The Tea Party Returns

PHOTO: Tea party activists attend a rally on the grounds of the U.S. Capitol in Washington, June 19, 2013.J. Scott Applewhite/AP Photo
Tea party activists attend a rally on the grounds of the U.S. Capitol in Washington, June 19, 2013.

Opposition to President Obama's healthcare law catapulted the Tea Party to national prominence three years ago, and now anger over the Internal Revenue Service's targeting of conservative groups may be serving as a tipping point for a Tea Party revival.

And in the House of Representatives, where the movement's most ardent supporters reside, their influence is already being felt.

Most recently, the Republican-sponsored farm bill failed to pass through the House on Thursday in part due to Republican opposition to funding the food stamps program, now called the Supplemental Nutrition Assistance Program, or SNAP. And earlier this week, House Speaker John Boehner caved to pressure from Tea Party-backed lawmakers on immigration reform.

Taken together, the farm bill's failure and Boehner's concession to anti-immigration-reform segments of his party appear to imperil the prospects for any bi-partisan legislation in the House — either on immigration or upcoming debt ceiling negotiations.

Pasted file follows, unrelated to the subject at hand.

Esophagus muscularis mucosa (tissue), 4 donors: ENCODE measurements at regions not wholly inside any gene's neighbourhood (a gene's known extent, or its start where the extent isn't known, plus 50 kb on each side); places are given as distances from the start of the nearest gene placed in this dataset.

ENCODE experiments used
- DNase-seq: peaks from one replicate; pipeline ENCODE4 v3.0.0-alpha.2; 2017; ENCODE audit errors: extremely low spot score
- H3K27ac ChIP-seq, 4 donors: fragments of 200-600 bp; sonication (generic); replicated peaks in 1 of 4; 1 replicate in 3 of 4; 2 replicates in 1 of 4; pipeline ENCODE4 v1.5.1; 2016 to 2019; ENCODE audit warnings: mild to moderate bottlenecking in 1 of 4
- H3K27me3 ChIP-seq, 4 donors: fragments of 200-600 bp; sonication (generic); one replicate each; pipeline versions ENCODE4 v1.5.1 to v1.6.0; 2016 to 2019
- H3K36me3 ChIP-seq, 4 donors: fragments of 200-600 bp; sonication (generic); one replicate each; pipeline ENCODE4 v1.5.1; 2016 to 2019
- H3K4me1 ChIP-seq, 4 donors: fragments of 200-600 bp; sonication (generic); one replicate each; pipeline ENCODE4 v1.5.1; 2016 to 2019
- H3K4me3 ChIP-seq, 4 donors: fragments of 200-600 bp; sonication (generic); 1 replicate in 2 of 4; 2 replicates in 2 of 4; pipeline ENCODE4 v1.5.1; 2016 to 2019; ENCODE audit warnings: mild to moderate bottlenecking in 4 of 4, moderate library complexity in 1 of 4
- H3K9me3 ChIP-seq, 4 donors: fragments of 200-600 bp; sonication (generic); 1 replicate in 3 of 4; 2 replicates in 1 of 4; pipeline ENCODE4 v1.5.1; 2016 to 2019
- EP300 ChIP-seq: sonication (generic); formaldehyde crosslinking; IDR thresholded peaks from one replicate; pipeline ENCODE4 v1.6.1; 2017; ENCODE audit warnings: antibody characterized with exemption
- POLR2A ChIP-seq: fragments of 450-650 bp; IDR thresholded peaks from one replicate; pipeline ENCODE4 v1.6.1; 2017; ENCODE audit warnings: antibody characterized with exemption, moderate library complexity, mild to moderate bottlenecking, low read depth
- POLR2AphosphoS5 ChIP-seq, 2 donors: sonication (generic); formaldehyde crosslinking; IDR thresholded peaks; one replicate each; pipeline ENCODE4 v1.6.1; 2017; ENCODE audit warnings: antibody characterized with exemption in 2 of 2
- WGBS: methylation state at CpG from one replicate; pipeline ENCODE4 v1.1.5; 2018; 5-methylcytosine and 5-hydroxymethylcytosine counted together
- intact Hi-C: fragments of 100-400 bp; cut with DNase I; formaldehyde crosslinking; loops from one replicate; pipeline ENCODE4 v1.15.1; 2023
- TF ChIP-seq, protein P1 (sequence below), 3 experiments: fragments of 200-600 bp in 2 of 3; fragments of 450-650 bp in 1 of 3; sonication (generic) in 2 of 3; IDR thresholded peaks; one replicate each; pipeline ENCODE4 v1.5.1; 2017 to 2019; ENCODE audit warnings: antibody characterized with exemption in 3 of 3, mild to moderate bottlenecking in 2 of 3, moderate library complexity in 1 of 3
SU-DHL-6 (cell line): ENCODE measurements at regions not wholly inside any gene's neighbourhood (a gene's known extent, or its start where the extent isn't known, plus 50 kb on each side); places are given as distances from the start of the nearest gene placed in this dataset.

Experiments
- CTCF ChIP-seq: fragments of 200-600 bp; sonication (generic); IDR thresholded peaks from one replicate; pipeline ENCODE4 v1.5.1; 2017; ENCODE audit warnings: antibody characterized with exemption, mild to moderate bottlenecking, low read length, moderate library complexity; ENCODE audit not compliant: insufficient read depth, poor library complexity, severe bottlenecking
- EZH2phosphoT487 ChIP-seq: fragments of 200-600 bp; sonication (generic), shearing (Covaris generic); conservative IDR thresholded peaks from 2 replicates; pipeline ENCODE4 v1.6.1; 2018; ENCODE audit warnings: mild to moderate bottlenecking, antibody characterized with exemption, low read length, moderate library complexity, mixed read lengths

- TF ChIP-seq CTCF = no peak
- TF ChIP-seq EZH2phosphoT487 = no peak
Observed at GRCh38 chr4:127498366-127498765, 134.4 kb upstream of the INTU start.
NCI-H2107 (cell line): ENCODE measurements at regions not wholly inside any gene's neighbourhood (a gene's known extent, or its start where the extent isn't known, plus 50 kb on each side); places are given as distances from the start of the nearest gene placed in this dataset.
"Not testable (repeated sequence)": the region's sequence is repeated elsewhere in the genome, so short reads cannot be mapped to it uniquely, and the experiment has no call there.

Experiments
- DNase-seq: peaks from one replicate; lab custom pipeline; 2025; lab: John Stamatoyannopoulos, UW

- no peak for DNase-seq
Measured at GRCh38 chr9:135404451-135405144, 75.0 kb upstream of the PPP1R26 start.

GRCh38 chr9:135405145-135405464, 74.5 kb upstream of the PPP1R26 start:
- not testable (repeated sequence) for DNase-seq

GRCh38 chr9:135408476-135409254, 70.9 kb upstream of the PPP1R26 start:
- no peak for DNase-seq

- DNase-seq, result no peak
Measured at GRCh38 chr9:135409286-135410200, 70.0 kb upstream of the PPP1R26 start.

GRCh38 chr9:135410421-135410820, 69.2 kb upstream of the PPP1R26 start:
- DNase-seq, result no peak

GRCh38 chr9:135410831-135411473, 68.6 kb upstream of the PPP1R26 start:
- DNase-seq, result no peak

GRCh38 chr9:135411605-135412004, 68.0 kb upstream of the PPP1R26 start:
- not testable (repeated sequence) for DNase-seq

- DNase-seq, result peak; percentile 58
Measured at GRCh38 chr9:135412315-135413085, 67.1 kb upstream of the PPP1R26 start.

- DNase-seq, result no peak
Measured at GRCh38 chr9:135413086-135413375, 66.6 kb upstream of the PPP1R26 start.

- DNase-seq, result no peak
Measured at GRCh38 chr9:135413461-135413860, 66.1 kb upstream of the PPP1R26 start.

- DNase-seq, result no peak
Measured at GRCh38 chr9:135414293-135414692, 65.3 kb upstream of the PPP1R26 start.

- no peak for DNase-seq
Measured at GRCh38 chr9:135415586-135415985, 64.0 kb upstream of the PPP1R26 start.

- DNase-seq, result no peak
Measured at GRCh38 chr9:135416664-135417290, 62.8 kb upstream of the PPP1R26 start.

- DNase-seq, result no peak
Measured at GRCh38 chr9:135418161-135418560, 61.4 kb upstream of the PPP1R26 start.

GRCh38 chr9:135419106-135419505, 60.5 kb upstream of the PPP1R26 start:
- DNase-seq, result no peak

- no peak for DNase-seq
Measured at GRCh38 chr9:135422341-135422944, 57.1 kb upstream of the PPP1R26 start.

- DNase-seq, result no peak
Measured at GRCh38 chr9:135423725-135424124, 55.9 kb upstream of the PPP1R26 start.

"This is the first time in months I've seen House conservatives full of energy and excitement. Farm bill defeat has encouraged them," said conservative pundit Erik Erikson on Twitter minutes after the bill went down, delivering a blow to Republican leaders in the House.

"I'm satisfied with the outcome," Jenny Beth Martin, co-founder and national coordinator of the Tea Party Patriots. "With the way that the SNAP program is integrated into the farm bill, it's more government spending and we just need better control of government spending."

Lawmakers in Washington are emboldened by the growing sense of alarm within the Tea Party, which is still a relatively diffuse group of state or local-based groups that has managed to coalesce around a common opposition to the Washington establishment.